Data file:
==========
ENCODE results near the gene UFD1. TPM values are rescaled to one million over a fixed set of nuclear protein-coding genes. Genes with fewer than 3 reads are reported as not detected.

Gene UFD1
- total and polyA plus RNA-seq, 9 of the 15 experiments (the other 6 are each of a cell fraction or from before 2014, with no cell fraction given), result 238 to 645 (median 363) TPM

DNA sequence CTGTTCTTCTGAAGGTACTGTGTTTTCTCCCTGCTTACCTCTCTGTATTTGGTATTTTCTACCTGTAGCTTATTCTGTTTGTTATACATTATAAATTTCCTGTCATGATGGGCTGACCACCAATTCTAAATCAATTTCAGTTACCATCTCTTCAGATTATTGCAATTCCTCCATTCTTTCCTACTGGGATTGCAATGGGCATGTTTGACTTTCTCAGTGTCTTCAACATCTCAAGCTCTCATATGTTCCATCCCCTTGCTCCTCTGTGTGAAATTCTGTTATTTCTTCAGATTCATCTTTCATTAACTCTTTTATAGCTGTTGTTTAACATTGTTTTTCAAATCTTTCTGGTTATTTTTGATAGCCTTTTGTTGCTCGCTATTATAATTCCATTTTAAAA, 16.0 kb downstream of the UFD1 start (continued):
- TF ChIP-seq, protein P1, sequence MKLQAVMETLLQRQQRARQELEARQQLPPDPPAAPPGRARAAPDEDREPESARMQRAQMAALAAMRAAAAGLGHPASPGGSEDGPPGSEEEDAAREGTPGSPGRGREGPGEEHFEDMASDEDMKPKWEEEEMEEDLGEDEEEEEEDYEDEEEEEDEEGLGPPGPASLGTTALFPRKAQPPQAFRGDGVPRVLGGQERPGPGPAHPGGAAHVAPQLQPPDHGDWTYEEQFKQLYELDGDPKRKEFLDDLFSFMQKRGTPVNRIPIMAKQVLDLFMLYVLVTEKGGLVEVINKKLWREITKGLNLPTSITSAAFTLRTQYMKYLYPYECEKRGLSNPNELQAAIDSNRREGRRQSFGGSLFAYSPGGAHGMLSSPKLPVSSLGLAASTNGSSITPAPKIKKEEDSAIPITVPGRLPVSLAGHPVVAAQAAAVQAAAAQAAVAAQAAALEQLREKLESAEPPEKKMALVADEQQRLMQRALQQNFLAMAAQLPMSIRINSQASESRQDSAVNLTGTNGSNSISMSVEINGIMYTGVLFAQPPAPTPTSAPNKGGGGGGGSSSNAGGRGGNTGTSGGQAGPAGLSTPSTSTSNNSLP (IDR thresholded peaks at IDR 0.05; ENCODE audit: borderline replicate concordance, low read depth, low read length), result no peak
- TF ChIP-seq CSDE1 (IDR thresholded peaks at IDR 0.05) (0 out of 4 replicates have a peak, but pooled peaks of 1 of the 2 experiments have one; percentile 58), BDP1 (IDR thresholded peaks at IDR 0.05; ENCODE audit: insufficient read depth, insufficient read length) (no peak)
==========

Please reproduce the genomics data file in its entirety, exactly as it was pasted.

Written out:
ENCODE results near the gene UFD1. TPM values are rescaled to one million over a fixed set of nuclear protein-coding genes. Genes with fewer than 3 reads are reported as not detected.

Gene UFD1
- total and polyA plus RNA-seq, 9 of the 15 experiments (the other 6 are each of a cell fraction or from before 2014, with no cell fraction given), result 238 to 645 (median 363) TPM

DNA sequence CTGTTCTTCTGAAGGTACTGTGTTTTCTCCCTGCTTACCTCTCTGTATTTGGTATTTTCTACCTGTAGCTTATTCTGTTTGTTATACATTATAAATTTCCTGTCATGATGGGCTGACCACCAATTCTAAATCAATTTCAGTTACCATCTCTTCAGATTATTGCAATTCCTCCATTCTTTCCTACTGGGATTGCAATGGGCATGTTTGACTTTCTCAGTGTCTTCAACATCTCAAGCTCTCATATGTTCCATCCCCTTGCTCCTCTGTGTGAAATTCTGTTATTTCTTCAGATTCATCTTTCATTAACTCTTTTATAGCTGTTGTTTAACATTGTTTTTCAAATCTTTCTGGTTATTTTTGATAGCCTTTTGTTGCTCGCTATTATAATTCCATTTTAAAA, 16.0 kb downstream of the UFD1 start (continued):
- TF ChIP-seq, protein P1, sequence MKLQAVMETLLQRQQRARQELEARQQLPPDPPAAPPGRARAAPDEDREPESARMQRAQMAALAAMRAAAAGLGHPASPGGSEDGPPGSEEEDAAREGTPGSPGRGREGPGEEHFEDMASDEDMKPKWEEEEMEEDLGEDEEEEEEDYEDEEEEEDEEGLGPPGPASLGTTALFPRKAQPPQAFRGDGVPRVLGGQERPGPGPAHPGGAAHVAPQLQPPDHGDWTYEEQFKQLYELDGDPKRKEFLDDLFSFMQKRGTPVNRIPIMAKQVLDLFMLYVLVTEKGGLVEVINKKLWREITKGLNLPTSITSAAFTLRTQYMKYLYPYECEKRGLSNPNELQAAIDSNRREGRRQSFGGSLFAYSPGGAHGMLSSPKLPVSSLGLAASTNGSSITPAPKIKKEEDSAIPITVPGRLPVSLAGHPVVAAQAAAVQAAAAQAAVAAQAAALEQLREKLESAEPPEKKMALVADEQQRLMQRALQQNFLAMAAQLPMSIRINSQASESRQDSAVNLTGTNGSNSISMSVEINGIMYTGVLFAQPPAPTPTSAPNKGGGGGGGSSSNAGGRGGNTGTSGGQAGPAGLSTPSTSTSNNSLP (IDR thresholded peaks at IDR 0.05; ENCODE audit: borderline replicate concordance, low read depth, low read length), result no peak
- TF ChIP-seq CSDE1 (IDR thresholded peaks at IDR 0.05) (0 out of 4 replicates have a peak, but pooled peaks of 1 of the 2 experiments have one; percentile 58), BDP1 (IDR thresholded peaks at IDR 0.05; ENCODE audit: insufficient read depth, insufficient read length) (no peak)